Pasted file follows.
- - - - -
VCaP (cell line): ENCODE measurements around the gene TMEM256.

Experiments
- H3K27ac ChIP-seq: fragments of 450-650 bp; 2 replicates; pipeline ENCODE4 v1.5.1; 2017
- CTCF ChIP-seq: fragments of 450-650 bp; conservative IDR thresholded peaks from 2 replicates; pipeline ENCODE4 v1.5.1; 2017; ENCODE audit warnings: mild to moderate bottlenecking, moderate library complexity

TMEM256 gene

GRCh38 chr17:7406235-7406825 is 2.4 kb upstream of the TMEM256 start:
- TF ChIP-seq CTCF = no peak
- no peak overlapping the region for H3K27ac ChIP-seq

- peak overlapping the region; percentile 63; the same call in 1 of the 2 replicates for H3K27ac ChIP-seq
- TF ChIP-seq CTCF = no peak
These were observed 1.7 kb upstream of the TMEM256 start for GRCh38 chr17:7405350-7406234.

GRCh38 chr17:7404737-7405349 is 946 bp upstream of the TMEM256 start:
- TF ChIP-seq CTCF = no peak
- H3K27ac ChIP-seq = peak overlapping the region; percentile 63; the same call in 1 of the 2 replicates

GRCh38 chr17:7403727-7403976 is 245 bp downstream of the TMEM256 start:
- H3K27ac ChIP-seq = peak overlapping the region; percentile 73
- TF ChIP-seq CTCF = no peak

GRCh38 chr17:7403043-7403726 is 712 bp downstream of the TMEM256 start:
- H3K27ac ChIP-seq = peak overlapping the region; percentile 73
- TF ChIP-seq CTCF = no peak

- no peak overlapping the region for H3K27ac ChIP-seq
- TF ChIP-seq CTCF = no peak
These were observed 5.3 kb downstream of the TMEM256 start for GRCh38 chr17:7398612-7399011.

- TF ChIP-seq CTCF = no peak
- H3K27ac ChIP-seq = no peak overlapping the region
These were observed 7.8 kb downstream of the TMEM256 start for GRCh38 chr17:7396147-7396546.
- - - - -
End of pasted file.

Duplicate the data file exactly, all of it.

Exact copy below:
VCaP (cell line): ENCODE measurements around the gene TMEM256.

Experiments
- H3K27ac ChIP-seq: fragments of 450-650 bp; 2 replicates; pipeline ENCODE4 v1.5.1; 2017
- CTCF ChIP-seq: fragments of 450-650 bp; conservative IDR thresholded peaks from 2 replicates; pipeline ENCODE4 v1.5.1; 2017; ENCODE audit warnings: mild to moderate bottlenecking, moderate library complexity

TMEM256 gene

GRCh38 chr17:7406235-7406825 is 2.4 kb upstream of the TMEM256 start:
- TF ChIP-seq CTCF = no peak
- no peak overlapping the region for H3K27ac ChIP-seq

- peak overlapping the region; percentile 63; the same call in 1 of the 2 replicates for H3K27ac ChIP-seq
- TF ChIP-seq CTCF = no peak
These were observed 1.7 kb upstream of the TMEM256 start for GRCh38 chr17:7405350-7406234.

GRCh38 chr17:7404737-7405349 is 946 bp upstream of the TMEM256 start:
- TF ChIP-seq CTCF = no peak
- H3K27ac ChIP-seq = peak overlapping the region; percentile 63; the same call in 1 of the 2 replicates

GRCh38 chr17:7403727-7403976 is 245 bp downstream of the TMEM256 start:
- H3K27ac ChIP-seq = peak overlapping the region; percentile 73
- TF ChIP-seq CTCF = no peak

GRCh38 chr17:7403043-7403726 is 712 bp downstream of the TMEM256 start:
- H3K27ac ChIP-seq = peak overlapping the region; percentile 73
- TF ChIP-seq CTCF = no peak

- no peak overlapping the region for H3K27ac ChIP-seq
- TF ChIP-seq CTCF = no peak
These were observed 5.3 kb downstream of the TMEM256 start for GRCh38 chr17:7398612-7399011.

- TF ChIP-seq CTCF = no peak
- H3K27ac ChIP-seq = no peak overlapping the region
These were observed 7.8 kb downstream of the TMEM256 start for GRCh38 chr17:7396147-7396546.